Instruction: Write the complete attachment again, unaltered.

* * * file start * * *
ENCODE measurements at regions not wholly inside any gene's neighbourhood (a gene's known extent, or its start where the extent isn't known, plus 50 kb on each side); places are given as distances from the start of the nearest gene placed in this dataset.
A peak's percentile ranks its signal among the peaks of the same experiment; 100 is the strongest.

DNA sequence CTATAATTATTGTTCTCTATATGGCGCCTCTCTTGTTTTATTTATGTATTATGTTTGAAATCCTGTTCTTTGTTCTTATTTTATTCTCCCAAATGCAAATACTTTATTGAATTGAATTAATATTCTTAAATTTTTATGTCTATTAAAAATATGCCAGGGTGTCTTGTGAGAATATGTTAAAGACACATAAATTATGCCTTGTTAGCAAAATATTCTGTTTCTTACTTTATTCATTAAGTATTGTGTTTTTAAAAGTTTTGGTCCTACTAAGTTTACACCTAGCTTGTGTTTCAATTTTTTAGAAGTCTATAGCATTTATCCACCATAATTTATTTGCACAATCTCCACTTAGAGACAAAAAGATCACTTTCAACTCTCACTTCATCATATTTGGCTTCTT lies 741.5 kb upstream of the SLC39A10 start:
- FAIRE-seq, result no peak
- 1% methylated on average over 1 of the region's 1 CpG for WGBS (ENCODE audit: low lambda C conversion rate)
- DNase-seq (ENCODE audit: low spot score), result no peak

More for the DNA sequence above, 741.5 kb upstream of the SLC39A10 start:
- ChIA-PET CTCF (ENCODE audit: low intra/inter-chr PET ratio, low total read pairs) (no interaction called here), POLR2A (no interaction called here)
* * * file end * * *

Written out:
ENCODE measurements at regions not wholly inside any gene's neighbourhood (a gene's known extent, or its start where the extent isn't known, plus 50 kb on each side); places are given as distances from the start of the nearest gene placed in this dataset.
A peak's percentile ranks its signal among the peaks of the same experiment; 100 is the strongest.

DNA sequence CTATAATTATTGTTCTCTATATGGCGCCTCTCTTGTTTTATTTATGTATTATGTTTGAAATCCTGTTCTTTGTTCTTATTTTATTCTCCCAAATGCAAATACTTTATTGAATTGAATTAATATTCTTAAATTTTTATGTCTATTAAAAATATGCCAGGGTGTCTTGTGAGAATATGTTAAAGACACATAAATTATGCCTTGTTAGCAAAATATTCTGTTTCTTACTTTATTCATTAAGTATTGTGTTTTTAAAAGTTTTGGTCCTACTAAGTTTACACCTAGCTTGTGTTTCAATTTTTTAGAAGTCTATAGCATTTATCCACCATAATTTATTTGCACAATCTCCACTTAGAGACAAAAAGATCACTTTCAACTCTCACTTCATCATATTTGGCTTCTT lies 741.5 kb upstream of the SLC39A10 start:
- FAIRE-seq, result no peak
- 1% methylated on average over 1 of the region's 1 CpG for WGBS (ENCODE audit: low lambda C conversion rate)
- DNase-seq (ENCODE audit: low spot score), result no peak

More for the DNA sequence above, 741.5 kb upstream of the SLC39A10 start:
- ChIA-PET CTCF (ENCODE audit: low intra/inter-chr PET ratio, low total read pairs) (no interaction called here), POLR2A (no interaction called here)